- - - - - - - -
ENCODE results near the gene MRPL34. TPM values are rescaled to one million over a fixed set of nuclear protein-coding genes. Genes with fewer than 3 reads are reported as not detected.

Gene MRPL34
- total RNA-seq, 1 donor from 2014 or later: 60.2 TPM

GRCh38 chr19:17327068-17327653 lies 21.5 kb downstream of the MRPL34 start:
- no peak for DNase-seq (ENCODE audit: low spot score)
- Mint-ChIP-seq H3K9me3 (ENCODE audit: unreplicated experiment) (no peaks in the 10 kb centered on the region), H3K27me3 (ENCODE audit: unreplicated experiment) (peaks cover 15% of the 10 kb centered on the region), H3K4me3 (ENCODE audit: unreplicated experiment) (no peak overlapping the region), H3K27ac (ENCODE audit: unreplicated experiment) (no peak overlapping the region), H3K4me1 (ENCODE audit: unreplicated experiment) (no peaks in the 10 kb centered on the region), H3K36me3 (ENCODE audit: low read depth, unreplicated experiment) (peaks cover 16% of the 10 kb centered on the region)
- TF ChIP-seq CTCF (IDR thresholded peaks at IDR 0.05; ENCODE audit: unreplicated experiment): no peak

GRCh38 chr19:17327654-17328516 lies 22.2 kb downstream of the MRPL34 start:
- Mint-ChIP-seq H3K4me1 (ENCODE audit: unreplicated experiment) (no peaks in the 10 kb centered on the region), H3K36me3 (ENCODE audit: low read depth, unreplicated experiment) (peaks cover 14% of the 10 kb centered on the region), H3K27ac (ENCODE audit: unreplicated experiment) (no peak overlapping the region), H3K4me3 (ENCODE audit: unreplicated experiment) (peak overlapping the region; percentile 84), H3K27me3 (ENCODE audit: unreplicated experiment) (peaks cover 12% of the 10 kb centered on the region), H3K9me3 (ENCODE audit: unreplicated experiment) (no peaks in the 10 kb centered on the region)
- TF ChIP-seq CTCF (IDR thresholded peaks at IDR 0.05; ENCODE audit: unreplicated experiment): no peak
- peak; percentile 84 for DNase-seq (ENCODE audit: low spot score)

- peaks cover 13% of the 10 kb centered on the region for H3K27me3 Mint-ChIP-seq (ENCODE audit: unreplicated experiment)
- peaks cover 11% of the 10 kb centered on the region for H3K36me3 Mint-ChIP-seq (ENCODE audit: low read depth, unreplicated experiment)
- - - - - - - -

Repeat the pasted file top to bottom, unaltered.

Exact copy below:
ENCODE results near the gene MRPL34. TPM values are rescaled to one million over a fixed set of nuclear protein-coding genes. Genes with fewer than 3 reads are reported as not detected.

Gene MRPL34
- total RNA-seq, 1 donor from 2014 or later: 60.2 TPM

GRCh38 chr19:17327068-17327653 lies 21.5 kb downstream of the MRPL34 start:
- no peak for DNase-seq (ENCODE audit: low spot score)
- Mint-ChIP-seq H3K9me3 (ENCODE audit: unreplicated experiment) (no peaks in the 10 kb centered on the region), H3K27me3 (ENCODE audit: unreplicated experiment) (peaks cover 15% of the 10 kb centered on the region), H3K4me3 (ENCODE audit: unreplicated experiment) (no peak overlapping the region), H3K27ac (ENCODE audit: unreplicated experiment) (no peak overlapping the region), H3K4me1 (ENCODE audit: unreplicated experiment) (no peaks in the 10 kb centered on the region), H3K36me3 (ENCODE audit: low read depth, unreplicated experiment) (peaks cover 16% of the 10 kb centered on the region)
- TF ChIP-seq CTCF (IDR thresholded peaks at IDR 0.05; ENCODE audit: unreplicated experiment): no peak

GRCh38 chr19:17327654-17328516 lies 22.2 kb downstream of the MRPL34 start:
- Mint-ChIP-seq H3K4me1 (ENCODE audit: unreplicated experiment) (no peaks in the 10 kb centered on the region), H3K36me3 (ENCODE audit: low read depth, unreplicated experiment) (peaks cover 14% of the 10 kb centered on the region), H3K27ac (ENCODE audit: unreplicated experiment) (no peak overlapping the region), H3K4me3 (ENCODE audit: unreplicated experiment) (peak overlapping the region; percentile 84), H3K27me3 (ENCODE audit: unreplicated experiment) (peaks cover 12% of the 10 kb centered on the region), H3K9me3 (ENCODE audit: unreplicated experiment) (no peaks in the 10 kb centered on the region)
- TF ChIP-seq CTCF (IDR thresholded peaks at IDR 0.05; ENCODE audit: unreplicated experiment): no peak
- peak; percentile 84 for DNase-seq (ENCODE audit: low spot score)

- peaks cover 13% of the 10 kb centered on the region for H3K27me3 Mint-ChIP-seq (ENCODE audit: unreplicated experiment)
- peaks cover 11% of the 10 kb centered on the region for H3K36me3 Mint-ChIP-seq (ENCODE audit: low read depth, unreplicated experiment)